(covering polls and related articles from the week of May 10–16)
In this edition of Public Opinion Watch:
• New Polls Bring New Lows for Bush
• Kerry Leads in Latest Gallup, Pew Polls
• All Trial Heats Are Not Created Equal
New Polls Bring New Lows for Bush
CBS News poll of 448 adults, released May 12 (conducted May 11)
Harris Interactive poll of 1,001 adults for Time/CNN, released May 14 (conducted May 12–13)
Princeton Survey Research Associates poll of 1,010 adults for Newsweek, released May 15 (conducted May 13–14)
Zogby poll of 985 likely voters, released May 16 (conducted May 10–13)
Several new polls have Bush hitting new lows in important ways.
First, the Newsweek poll. In this poll, Bush’s overall approval rating is down to 42 percent, with 52 percent disapproval, his lowest rating yet in any public poll. (Note: Zogby also has his rating at 42 percent, but Zogby job ratings are based on a different question and therefore are not directly comparable with other public polls.) And Bush’s approval rating on Iraq is down to 35 percent, with 57 percent disapproval, also a new low. Wow. It was just a few days ago (see below) that his Iraq rating went below 40 percent for the first time.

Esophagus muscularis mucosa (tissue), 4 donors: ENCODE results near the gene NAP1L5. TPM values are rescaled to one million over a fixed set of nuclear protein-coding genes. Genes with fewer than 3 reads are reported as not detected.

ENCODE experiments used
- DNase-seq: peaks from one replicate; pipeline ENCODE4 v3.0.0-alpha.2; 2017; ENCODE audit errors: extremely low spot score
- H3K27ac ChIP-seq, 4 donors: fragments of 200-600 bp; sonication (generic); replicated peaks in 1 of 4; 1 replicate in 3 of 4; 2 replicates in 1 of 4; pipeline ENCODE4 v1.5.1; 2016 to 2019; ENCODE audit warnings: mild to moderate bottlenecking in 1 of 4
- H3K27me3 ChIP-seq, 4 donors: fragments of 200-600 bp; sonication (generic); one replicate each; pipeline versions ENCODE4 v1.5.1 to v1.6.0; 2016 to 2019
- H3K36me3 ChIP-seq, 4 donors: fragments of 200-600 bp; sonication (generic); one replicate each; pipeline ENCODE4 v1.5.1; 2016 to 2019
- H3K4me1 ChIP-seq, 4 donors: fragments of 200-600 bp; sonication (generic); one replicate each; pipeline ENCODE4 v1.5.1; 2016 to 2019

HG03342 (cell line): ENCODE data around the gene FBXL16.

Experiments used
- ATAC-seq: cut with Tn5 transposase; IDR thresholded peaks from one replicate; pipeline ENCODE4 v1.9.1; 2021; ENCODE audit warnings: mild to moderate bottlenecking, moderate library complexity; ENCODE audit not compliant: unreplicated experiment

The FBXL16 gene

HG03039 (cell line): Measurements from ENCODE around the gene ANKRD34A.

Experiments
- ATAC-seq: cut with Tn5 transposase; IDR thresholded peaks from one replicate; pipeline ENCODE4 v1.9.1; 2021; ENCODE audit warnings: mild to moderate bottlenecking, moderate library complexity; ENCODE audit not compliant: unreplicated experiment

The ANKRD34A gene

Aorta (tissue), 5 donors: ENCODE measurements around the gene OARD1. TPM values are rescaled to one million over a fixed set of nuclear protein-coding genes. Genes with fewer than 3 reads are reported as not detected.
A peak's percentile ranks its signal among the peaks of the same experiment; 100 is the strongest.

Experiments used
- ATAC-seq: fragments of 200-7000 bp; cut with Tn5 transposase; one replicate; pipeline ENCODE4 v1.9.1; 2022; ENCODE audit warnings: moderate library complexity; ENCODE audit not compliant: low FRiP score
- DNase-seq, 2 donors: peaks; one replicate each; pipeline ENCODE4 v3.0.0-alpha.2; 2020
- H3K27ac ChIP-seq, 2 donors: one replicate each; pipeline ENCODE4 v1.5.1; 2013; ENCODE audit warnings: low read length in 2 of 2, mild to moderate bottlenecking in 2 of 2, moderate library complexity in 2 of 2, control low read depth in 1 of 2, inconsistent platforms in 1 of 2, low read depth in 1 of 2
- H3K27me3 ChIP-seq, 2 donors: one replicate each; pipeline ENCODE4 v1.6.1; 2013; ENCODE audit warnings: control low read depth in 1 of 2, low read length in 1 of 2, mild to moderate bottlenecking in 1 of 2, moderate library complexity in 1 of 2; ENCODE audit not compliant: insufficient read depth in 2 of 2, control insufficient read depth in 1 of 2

Bad as the Newsweek findings are for Bush, the findings from the CNN poll are probably worse. First, the poll finds Kerry ahead of Bush in practically every issue area, including protecting the environment (+22); health care (+19); reducing the deficit (+18); handling the economy (+13); and even taxes (+6). But here’s the really significant part: besides these domestic issues, Kerry is also ahead of Bush on handling foreign policy (+2) and handling the situation in Iraq (+3). A couple of weeks ago, Bush had a healthy lead on handling Iraq; last week Bush had a small lead; this week, he’s behind. Clearly, the tide is turning.